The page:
There is bad faith somewhere
I AM going to make a brief comment on a topic that I had told my boss I would stay away from, but only because it may have some relevance to the main subject of today’s column.
Over the past couple of weeks, there has been much wailing and gnashing of teeth among some parties in the media over the abrupt termination of the regular column in the Philippine Star by Ramon Tulfo. The cutting of the paper’s ties with him was allegedly, at least according to him, caused by his calling the attention of first lady Liza Araneta Marcos to the possible involvement of her brother in smuggling activities, including the onions that have seemed to become the Philippine economy’s kryptonite. Others, including his own brothers, have refuted this claim, while both the first lady and Philstar have remained silent on the matter. That is their right, and under the circumstances and given who is involved, it is probably the sensible thing to do.
What I find laughable in the apoplexy provoked by Tulfo’s firing is the contention by his supporters that Philstar should be regarded as some sort of public institution that is morally bound by the amorphous principles of “press freedom,” rather than simply being a beneficiary of them. That is not how things work, and those who are complaining the loudest about it, who have years and sometimes decades of experience in this business — the keyword here being “business” — ought to know better.
We columnists tend to have fairly grandiose ideas about our own talent, knowledge and importance, but the sometimes unpleasant reality is that for any newspaper or other sort of media outlet, opinion columns are not strictly necessary to carry out its most important business objectives. An opinion column (and by inference, the columnist who creates it) is merely a value-adding asset. Of course, it can add a great deal of value, and its potential to do so makes trying to acquire and retain the asset a good idea. But just as with any other asset, a column is subject to constant cost-benefit analysis, and if at any point that ratio becomes unfavorable, the sensible business decision is to cut the losses, or avoid potential losses, and dispose of it.
Philstar made a business decision, and is under no compulsion to publicly explain it or the information that went into making it, any more than any other private enterprise has to explain how it utilizes or disposes of its own assets. It is no different than discovering that the grocery store you usually shop at has decided to stop carrying your favorite brand of canned tuna; if you don’t like it, then shop somewhere else. If you don’t like the Philstar revising its roster of columnists, then get your news and commentary from another newspaper. Simple as that.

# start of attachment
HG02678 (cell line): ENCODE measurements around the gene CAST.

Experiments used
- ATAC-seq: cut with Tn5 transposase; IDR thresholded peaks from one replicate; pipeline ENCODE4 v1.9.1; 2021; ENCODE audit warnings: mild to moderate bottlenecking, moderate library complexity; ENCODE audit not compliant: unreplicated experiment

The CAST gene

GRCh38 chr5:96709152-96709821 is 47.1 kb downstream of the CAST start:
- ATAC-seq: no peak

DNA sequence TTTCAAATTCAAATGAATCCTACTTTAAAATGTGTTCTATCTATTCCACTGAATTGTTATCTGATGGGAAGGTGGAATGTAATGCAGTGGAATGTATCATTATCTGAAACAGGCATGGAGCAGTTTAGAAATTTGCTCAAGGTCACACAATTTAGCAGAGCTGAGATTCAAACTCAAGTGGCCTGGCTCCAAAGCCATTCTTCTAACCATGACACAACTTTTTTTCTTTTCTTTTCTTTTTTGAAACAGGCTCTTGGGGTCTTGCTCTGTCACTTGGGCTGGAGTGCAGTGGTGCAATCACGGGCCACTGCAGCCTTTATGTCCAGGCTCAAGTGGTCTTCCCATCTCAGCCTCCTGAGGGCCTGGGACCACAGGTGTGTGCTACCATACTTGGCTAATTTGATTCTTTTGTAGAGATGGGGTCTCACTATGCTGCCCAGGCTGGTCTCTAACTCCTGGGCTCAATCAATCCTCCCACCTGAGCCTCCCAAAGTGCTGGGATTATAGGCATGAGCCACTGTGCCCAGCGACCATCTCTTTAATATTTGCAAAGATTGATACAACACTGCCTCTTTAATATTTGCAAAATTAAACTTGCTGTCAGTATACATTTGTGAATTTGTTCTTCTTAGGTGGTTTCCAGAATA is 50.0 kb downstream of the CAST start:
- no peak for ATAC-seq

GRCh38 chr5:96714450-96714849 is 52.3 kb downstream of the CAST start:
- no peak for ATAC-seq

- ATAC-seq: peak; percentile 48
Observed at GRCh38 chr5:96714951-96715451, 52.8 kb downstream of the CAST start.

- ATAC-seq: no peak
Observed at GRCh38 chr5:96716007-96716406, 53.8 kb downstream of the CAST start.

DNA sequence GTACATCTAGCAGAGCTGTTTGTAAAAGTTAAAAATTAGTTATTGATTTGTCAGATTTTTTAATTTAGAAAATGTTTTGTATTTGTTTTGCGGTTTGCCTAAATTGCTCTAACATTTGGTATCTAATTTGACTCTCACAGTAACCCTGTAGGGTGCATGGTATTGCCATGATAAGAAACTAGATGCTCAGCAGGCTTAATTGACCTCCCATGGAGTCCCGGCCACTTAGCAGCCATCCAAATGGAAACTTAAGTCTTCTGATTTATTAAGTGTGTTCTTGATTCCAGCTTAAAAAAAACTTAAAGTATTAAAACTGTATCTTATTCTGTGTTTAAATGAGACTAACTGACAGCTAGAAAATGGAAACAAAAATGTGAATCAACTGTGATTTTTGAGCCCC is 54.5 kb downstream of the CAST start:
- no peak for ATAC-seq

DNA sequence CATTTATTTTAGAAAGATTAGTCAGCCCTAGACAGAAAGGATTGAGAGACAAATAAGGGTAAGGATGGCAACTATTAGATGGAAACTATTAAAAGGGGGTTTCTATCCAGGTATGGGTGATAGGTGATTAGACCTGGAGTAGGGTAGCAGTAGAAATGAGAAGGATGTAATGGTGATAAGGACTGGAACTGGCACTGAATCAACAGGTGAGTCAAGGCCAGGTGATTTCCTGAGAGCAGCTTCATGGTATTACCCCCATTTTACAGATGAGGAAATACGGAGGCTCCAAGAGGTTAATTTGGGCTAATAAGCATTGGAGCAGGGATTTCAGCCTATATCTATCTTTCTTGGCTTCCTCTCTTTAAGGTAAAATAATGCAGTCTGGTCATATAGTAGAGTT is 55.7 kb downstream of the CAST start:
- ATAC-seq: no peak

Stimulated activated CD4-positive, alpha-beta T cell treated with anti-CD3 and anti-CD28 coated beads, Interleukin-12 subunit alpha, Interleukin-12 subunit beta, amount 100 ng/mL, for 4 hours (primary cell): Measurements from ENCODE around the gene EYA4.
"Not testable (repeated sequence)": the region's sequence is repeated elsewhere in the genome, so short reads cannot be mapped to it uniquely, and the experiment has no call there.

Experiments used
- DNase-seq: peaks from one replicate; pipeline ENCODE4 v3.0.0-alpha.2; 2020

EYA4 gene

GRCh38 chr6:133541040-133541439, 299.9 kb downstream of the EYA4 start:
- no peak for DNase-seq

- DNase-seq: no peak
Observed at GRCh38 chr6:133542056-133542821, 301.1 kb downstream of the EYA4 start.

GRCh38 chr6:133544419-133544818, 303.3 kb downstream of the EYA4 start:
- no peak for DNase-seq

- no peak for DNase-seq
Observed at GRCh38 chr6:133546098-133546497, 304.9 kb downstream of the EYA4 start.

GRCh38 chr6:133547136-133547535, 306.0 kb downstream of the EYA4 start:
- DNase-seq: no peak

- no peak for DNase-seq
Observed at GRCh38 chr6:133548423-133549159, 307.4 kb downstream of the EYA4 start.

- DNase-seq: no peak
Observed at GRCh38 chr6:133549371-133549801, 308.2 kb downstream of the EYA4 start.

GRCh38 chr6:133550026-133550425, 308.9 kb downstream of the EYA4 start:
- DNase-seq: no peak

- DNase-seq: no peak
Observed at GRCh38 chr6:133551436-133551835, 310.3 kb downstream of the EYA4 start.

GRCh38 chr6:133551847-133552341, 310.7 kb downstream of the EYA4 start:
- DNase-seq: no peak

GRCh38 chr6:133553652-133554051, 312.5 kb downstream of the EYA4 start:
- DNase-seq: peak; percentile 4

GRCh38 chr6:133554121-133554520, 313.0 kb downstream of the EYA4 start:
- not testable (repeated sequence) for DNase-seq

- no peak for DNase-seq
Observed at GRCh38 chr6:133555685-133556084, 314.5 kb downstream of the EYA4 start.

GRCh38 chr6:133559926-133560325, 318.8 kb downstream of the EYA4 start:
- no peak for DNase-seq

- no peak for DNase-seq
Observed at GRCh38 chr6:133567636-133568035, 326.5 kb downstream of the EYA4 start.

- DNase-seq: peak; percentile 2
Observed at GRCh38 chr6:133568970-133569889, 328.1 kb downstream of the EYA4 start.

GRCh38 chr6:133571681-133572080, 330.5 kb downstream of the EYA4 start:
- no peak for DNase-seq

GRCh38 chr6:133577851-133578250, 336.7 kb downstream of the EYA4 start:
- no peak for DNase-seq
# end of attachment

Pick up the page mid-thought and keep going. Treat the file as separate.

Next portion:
The controversy over Tulfo’s being shown the door (again) by a major daily newspaper is pointless and not worthy of public attention, and probably would not have been given any had it not implicitly touched on the number one hot topic in the country, the baffling lack of supply and high price of the common onion, a problem that is assumed to be caused by rampant profiteering.
Last week, the Department of Agriculture (DA) imposed a P125 per kilo “suggested retail price” on red onions, after the recent import of a couple of thousand tons of the common vegetable failed to bring down prices that have been stuck north of P300 in most places for months.
Although the SRP is usually a euphemism for “price control,” in this case retailers seem to have taken the word “suggested” as scripture, and made absolutely no attempt to even come close to honoring the P125 price.
As a story in this paper on Thursday explained, there is no obvious reason why this should be the case. As representatives of farmers’ groups pointed out, the production cost of domestic onions generally ranges between P17 and P25 per kilo, while the landed cost of imported onions is about P35 per kilo. The farmers’ representatives suggested a farmgate price of approximately double that was fair to the farmers, and adding another P20 to cover storage, handling, and transport costs means that the cost to traders ranges from P54 to P70 per kilo.
The implication of all this is that a P125 per kilo retail price is certainly doable. A generous 50-percent margin added by the trader and another P20 per kilo, which is probably an overestimate, to cover the retailer’s overhead costs would mean the retailer would at worst break even, or could earn up to P24 per kilo in profit. It’s not great, but it is not out of scope for basic food staples, which typically generate profits through volume rather than margins.
But, as has already become glaringly obvious, the SRP on onions is being universally scoffed at, even among big, mainstream retailers who are far less sensitive to price than small market vendors.
There is bad faith somewhere, and I suspect it is not among the retailers, who are the ones who interact directly with consumers and would be the first to be subject to return fire from the public if they are suspected of price-gouging. I would put the blame on the DA and the Department of Trade and Industry for their stubborn insistence on “suggested retail price.” Retailers have very little leeway in setting prices, and farmers are complaining as loudly as ever about low farmgate prices, so it is quite obvious that the problem lies in wholesale or trade prices. Imposing an SRP and expecting that to trickle upward to correct prices at earlier steps in the supply chain is accomplishing nothing. Whether that is a nefarious choice with ulterior motives and intended for other, unknown beneficiaries or just an extremely stupid choice is something someone will have to figure out.